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Experts re-examine autism, vaccine debate

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WASHINGTON (Reuters) -- An independent scientific panel weighing a possible link between autism and the mercury preservative in childhood vaccines heard suggestions on Monday that the source of the heavy metal could be fish.

The Institute of Medicine panel heard the results from more than a dozen studies on thimerosal, the preservative found in some vaccines. When it last met in 2001, it decided there was no evidence that vaccines caused autism but it also noted little research had been done.

"Clearly, there's far more information addressing this issue," said panel chair Dr. Marie McCormick, a professor of maternal and child health at the Harvard School of Public Health.

Autism is a mysterious disorder whose symptoms range from a lack of social skills to a profound and crippling inability to relate to others.

Because it is usually diagnosed during the toddler years when children receive many of the 18 or so early childhood shots, some advocacy groups believe vaccines are to blame.

Many parents told the panel they were anti-thimerosal, not anti-vaccine.

"Its use should be considered historic," said Lyn Redwood, president of the advocacy group Safe Minds whose youngest son is autistic. "Why take the risk when you don't have to?"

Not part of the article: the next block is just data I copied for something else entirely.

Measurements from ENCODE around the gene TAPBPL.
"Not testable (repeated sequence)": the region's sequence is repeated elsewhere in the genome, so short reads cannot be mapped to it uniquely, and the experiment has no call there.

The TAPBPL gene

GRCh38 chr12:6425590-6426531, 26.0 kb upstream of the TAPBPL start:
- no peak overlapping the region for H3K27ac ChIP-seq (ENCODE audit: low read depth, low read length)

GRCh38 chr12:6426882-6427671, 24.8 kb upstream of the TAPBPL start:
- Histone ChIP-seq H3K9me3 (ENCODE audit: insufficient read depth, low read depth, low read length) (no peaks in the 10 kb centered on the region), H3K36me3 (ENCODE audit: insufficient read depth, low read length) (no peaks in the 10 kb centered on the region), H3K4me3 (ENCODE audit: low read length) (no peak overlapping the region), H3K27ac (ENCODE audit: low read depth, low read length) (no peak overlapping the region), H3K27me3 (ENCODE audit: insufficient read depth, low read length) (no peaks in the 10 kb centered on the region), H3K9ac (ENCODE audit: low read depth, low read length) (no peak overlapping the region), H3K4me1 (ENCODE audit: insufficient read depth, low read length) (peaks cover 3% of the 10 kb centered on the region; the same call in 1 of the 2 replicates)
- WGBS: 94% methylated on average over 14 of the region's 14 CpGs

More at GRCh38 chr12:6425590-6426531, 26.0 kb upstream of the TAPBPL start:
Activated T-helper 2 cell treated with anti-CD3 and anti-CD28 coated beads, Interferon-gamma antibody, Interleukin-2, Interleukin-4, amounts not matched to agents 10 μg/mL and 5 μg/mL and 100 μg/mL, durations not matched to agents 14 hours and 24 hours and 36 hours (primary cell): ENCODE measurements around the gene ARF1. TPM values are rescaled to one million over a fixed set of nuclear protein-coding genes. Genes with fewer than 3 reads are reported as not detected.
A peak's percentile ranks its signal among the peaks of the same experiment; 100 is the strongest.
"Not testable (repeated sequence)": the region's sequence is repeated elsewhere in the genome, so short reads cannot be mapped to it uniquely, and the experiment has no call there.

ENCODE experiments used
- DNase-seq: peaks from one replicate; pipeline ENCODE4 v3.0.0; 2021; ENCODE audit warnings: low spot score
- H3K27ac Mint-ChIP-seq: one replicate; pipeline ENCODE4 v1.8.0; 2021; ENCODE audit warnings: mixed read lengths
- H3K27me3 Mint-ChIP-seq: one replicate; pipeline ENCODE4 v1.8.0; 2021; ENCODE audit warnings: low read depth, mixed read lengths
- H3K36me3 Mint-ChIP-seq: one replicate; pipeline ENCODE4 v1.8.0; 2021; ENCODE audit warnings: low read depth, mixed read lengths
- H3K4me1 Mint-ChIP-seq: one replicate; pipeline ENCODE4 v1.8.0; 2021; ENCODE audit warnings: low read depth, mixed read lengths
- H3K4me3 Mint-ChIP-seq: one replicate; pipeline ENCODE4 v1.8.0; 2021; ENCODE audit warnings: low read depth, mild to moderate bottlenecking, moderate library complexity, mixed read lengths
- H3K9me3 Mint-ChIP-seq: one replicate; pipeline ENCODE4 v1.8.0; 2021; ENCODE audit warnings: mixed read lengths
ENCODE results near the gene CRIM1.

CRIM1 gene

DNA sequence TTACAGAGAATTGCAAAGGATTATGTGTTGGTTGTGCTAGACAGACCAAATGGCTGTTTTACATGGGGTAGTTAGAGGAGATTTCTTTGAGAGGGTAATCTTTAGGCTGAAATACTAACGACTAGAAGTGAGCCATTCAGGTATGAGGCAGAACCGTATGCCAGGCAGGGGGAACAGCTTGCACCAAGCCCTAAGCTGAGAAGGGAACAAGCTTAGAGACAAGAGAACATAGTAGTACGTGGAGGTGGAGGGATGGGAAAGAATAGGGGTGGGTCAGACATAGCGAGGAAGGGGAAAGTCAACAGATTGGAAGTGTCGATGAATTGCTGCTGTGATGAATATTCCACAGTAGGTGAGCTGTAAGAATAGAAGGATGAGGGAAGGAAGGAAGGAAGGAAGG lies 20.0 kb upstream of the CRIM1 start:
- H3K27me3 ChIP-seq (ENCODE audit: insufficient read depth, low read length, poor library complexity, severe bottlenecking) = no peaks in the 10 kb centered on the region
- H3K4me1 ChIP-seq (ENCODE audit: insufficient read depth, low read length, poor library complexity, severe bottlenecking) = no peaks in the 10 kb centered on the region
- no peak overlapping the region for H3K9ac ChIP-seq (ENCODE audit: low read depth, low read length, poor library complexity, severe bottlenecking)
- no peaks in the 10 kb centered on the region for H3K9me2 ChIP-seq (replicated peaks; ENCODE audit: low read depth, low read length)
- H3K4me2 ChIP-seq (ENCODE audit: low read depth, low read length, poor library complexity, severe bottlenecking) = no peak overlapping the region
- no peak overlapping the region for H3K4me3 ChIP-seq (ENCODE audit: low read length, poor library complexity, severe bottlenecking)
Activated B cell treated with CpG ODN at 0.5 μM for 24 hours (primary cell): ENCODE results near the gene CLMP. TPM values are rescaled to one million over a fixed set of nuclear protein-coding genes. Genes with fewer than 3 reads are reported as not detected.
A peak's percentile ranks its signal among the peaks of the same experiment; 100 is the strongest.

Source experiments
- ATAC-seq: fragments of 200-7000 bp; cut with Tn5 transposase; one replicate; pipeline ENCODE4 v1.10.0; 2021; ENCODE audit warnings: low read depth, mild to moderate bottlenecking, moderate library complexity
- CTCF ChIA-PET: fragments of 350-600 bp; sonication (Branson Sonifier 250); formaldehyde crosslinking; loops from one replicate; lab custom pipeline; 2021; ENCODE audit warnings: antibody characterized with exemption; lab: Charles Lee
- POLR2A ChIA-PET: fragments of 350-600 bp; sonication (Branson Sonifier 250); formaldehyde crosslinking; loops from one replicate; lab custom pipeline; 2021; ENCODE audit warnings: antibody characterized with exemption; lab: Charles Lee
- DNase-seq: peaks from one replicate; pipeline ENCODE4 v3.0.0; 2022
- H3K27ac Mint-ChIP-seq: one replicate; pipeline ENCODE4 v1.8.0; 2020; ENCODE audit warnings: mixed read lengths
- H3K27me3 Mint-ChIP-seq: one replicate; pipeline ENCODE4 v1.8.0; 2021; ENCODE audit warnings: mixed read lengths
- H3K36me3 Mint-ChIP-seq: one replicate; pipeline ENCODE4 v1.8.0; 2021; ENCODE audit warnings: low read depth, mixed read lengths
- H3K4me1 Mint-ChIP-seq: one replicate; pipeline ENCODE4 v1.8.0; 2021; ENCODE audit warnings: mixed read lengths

Scientists say it is possible that if it got into the brain, thimerosal could cause brain damage. Although it is no longer found in childhood vaccines in the United States, it remains in the influenza vaccine and in vaccines in other countries.

Several researchers on Monday pointed to recent studies highlighting the harmful levels of mercury found in fish and the potential brain damage caused by eating it.

Last week, an international group of researchers reported in the Journal of Pediatrics that children can suffer irreparable brain damage if their mothers eat seafood high in mercury while pregnant.

Dr. Mady Hornig, a professor at Columbia University, told the panel future studies should address exposure to mercury through food. "This is a continued concern ... if we are not going to remove fish from our diet," she said.

Researcher H. Vasken Aposhian said studies needed to look at the impact of a mother's mercury levels on her children.

"That mercury load is transferred to some extent... to the child," said Aposhian, a toxicologist and biology professor at the University of Arizona.

But Amy Carson, co-founder of Moms Against Mercury, said the government and others were trying to "shift the blame" from thimerosal to other sources.

"I think they want to be able to say those children were already damaged in utero and that it didn't have anything to do with vaccines," said Carson, whose 7-year-old son has autism.

The panel said it plans to publish its report later this spring.

Copyright 2004 Reuters. All rights reserved. This material may not be published, broadcast, rewritten, or redistributed.

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